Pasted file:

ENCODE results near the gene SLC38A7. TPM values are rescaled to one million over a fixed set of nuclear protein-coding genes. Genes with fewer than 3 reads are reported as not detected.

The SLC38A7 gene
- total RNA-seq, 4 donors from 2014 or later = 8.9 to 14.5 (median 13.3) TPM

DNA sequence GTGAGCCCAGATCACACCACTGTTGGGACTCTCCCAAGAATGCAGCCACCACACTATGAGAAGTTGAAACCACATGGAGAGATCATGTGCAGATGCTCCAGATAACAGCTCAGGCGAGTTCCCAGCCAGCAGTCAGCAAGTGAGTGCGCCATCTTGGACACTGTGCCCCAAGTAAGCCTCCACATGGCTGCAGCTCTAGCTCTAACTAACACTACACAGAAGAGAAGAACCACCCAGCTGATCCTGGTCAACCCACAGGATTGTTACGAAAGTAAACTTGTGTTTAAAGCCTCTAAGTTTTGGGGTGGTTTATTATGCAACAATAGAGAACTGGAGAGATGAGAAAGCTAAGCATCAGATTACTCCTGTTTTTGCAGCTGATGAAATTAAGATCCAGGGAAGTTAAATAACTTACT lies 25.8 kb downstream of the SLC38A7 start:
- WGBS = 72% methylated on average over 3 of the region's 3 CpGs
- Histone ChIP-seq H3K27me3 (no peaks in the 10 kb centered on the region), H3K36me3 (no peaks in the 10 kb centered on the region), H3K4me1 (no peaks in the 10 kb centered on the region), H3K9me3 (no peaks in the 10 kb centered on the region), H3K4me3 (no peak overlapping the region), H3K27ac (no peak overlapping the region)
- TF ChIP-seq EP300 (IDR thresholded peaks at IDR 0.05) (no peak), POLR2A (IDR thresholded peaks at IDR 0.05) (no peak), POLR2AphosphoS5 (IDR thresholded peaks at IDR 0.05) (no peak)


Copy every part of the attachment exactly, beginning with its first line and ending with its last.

ENCODE results near the gene SLC38A7. TPM values are rescaled to one million over a fixed set of nuclear protein-coding genes. Genes with fewer than 3 reads are reported as not detected.

The SLC38A7 gene
- total RNA-seq, 4 donors from 2014 or later = 8.9 to 14.5 (median 13.3) TPM

DNA sequence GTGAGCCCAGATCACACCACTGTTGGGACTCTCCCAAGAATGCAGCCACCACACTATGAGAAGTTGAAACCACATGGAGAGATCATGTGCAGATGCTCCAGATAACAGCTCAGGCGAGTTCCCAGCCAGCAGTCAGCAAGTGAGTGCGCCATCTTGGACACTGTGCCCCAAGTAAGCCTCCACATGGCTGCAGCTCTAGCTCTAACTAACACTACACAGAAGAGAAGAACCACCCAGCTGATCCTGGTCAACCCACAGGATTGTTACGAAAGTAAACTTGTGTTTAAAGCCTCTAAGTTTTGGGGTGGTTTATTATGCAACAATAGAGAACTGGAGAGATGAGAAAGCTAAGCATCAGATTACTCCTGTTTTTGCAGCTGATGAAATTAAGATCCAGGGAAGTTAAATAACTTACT lies 25.8 kb downstream of the SLC38A7 start:
- WGBS = 72% methylated on average over 3 of the region's 3 CpGs
- Histone ChIP-seq H3K27me3 (no peaks in the 10 kb centered on the region), H3K36me3 (no peaks in the 10 kb centered on the region), H3K4me1 (no peaks in the 10 kb centered on the region), H3K9me3 (no peaks in the 10 kb centered on the region), H3K4me3 (no peak overlapping the region), H3K27ac (no peak overlapping the region)
- TF ChIP-seq EP300 (IDR thresholded peaks at IDR 0.05) (no peak), POLR2A (IDR thresholded peaks at IDR 0.05) (no peak), POLR2AphosphoS5 (IDR thresholded peaks at IDR 0.05) (no peak)